Josh Brazier is the executive director of the Kaiizen Foundation which is a non-profit organization that arranges volunteer groups of young people to travel to orphanages around the world where they undertake building, cleaning up, renovation, friendship and relationship projects in South America, Africa and India. I invited Josh onto the show with a suspicion that we would have a great deal to talk about together with respect to multi-cultural competency and interculturalism.
Josh grew up in Southern California, always a good Mormon boy, a Deacon’s quorum president, and a priest quorum assistant he demonstrated strong leadership skills from an early age. But right up until his mission he’d never felt a serious ‘no’ to any church expectation that came his way. Yet he’d also grown up in a household of strong compassionate women and lawerly political debate. This combination of intuition, intellectual strength and empathy would eventually come together while he was serving in the Spain Malaga mission where his outlook on life changed significantly in light of 9/11 and a heart breaking experience while he was serving as the Branch President in Ceuta.
After leaving his mission Josh eventually ended up at BYU where he set up a non-profit that coincided with the Boxing Day Tsunami of 2004. His fund raising for the Tsunami relief gave rise to a concerted effort to develop the Kaiizen Foundation. Kaiizen has been going for 10 years now and we reflect on what it means to go into the Global South as a white American, shouldering the ‘burden’ of ideological and economic privilege.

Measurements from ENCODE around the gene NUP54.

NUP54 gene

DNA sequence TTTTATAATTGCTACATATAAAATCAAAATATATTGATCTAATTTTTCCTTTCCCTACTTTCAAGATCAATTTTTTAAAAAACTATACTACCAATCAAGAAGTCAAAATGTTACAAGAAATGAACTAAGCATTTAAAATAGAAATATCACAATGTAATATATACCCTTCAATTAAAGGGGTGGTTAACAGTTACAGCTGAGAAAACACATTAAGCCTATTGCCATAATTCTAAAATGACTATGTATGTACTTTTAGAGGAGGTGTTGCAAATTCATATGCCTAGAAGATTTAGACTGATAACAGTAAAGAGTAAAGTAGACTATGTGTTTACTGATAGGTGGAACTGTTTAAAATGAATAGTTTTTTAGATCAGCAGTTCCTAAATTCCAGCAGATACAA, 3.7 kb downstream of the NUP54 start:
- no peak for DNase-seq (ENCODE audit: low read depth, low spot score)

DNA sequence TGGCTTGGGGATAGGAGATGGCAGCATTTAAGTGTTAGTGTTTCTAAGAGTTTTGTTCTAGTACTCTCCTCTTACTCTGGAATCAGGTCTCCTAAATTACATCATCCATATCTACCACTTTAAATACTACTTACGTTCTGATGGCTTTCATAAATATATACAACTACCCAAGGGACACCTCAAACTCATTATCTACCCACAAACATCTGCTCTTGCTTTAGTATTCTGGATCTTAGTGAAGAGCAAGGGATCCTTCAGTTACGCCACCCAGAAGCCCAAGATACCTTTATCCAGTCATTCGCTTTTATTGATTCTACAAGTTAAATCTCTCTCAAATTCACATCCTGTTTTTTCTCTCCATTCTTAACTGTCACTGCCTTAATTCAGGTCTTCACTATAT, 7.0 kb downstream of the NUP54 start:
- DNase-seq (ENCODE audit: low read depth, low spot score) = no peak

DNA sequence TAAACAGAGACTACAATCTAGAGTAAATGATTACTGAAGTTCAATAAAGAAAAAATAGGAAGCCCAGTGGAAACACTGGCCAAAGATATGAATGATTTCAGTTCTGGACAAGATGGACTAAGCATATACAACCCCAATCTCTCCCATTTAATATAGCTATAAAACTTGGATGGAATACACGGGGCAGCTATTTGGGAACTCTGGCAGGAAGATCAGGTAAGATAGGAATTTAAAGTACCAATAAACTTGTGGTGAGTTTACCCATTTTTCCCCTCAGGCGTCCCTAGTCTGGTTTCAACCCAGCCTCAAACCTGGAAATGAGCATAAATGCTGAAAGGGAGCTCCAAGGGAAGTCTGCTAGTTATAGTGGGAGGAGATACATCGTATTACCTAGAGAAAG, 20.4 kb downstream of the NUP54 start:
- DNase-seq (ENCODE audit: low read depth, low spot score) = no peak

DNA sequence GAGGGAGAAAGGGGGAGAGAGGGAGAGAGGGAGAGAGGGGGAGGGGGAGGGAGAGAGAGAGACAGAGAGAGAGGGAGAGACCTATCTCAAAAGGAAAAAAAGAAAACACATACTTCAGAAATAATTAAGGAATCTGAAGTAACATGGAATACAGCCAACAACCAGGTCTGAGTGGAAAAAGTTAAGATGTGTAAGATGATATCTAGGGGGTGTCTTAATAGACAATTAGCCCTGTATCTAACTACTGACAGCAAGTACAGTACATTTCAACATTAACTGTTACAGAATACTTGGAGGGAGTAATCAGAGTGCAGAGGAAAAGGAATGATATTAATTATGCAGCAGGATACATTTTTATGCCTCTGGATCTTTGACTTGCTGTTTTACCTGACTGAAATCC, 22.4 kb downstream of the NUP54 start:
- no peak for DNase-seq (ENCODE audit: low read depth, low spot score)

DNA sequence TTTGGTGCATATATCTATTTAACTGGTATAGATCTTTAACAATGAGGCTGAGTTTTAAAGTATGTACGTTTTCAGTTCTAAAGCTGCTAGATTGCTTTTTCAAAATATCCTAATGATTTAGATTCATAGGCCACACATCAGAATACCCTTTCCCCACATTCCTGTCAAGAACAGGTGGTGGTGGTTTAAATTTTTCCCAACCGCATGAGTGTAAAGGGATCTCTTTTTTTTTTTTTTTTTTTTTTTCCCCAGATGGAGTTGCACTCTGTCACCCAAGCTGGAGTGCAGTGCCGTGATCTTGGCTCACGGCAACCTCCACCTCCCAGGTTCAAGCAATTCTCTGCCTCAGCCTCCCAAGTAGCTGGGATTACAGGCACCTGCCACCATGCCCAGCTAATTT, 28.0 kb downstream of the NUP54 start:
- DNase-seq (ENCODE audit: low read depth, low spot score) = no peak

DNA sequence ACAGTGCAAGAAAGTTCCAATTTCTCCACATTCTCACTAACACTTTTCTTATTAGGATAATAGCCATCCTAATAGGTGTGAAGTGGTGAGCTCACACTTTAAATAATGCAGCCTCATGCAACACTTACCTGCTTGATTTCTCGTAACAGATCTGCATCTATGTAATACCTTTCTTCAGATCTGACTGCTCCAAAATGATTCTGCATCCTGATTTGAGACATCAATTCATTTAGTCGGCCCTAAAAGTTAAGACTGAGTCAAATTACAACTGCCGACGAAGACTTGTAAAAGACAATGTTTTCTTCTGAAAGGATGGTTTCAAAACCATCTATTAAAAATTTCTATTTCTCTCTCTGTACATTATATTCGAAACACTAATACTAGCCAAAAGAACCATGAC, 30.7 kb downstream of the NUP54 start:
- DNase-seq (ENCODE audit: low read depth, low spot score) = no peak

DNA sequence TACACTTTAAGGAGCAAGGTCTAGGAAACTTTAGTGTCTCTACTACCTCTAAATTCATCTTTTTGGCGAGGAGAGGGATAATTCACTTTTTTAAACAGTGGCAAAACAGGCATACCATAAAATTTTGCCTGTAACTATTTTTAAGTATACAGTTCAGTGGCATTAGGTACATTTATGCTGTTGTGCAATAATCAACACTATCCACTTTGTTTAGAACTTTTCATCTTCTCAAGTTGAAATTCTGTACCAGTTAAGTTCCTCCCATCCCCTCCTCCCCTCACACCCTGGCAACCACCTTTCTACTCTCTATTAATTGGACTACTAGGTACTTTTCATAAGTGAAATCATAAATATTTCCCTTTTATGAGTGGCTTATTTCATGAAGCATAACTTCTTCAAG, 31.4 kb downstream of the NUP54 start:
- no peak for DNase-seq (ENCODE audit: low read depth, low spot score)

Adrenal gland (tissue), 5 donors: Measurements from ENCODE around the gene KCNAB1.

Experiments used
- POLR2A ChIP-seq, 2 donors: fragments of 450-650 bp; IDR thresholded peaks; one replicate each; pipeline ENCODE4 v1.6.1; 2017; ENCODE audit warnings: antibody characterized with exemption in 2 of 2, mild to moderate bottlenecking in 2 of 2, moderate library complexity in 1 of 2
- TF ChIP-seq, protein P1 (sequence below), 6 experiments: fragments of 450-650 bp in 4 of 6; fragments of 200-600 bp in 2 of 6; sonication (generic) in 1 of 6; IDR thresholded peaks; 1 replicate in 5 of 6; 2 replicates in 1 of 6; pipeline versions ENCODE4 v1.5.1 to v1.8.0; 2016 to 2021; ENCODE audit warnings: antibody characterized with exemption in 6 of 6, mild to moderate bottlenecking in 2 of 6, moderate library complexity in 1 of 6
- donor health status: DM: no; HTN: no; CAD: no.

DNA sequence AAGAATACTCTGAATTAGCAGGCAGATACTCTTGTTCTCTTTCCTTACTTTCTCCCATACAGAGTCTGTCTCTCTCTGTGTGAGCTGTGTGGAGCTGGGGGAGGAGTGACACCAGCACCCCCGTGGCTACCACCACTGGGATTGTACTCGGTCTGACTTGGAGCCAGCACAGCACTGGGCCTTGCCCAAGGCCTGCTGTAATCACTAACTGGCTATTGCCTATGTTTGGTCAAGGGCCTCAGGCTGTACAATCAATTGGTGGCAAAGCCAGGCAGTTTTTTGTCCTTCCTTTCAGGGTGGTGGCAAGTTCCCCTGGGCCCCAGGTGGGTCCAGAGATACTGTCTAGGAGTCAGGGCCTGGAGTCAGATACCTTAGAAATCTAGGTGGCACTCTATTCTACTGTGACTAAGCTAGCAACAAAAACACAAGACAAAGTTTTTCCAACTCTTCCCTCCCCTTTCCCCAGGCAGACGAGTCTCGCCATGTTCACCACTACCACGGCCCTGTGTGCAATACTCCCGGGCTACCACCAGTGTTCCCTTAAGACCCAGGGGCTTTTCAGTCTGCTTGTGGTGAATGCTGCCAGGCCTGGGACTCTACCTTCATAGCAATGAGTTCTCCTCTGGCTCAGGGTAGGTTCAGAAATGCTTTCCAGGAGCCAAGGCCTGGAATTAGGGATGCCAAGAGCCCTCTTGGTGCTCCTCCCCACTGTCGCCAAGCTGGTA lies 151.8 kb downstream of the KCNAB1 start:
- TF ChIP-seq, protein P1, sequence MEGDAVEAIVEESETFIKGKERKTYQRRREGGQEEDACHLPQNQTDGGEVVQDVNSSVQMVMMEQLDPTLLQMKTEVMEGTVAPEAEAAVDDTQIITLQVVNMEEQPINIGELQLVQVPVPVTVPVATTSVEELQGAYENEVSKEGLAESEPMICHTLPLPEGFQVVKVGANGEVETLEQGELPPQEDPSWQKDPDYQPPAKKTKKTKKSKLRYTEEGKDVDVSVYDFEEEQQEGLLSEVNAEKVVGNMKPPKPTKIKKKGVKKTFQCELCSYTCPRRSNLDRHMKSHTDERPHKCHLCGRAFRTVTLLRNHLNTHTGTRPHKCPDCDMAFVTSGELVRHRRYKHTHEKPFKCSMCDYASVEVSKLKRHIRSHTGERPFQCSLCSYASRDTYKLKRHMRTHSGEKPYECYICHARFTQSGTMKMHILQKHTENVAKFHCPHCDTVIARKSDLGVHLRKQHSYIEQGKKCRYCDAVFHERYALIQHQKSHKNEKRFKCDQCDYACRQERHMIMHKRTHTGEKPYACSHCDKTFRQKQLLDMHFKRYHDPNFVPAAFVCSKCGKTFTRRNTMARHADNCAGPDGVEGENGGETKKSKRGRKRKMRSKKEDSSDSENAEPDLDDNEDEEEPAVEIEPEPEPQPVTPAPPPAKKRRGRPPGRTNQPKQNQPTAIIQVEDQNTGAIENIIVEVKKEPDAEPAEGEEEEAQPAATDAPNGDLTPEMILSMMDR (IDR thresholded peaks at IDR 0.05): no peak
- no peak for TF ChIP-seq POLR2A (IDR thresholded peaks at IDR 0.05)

This was a great interview. The great whit American taking a version of fixing things their way around the world. Americans on the whole would be better entering a new culture with humility. It would be better ti sit in a humble manner and ask “what can you teach me” first before opening the mouth.
Missionary work HAS to change. Giving members permission to be themselves in the ultimate priority. Until that is done this church will not succeed in planting any type of lasting message world wide. As I see things from my perch here in The Netherlands we are losing ground so to speak.
But alas I could go on forever.
I love the heart Josh brings to life and to his interactions with others. It is a wonderful expression of life to be involved in following our hearts and having the courage to step out and interact with others- near or far- human to human. It takes courage to respond as we are led to relationship with others and are made aware of their dreams and desires. As we are taken into their confidence and as they share those dreams and desires- which may range limitlessly- from desire for food for themselves or their families, shelter, education, dreams of a life sustaining business or warm clothing- our hearts respond and our minds begin to create and possibilities arise in us and we are motivated through love to ask what is the meaning of our life’s intersection with theirs and what we might offer them that could enhance their journey.
As we move along the development path we learn a lot of lessons- about what helps, what hurts, what love means, what it does not mean. International development is an amazing journey.
I feel Josh’s story was a beautiful and humble example of that learning process. I felt the hostess uses her developed views of ID to label (and even shame) those who may be in the beginning stages of understanding and experience in international and culturally impacted assistance work.
I feel her perspectives serve to stifle, not enhance, the process of developing human hearts and minds and discourages rather than encourages people to embark upon this, perhaps the most meaningful of life’s journey- that of reaching out, of connection, of personal investment in others, of sharing, of building capacity.
I could be reading this all wrong- I will do further research on her views- but I hope others will not be hindered in their desires to connect because they will make missteps (it is inevitable). We learn many things through doing them.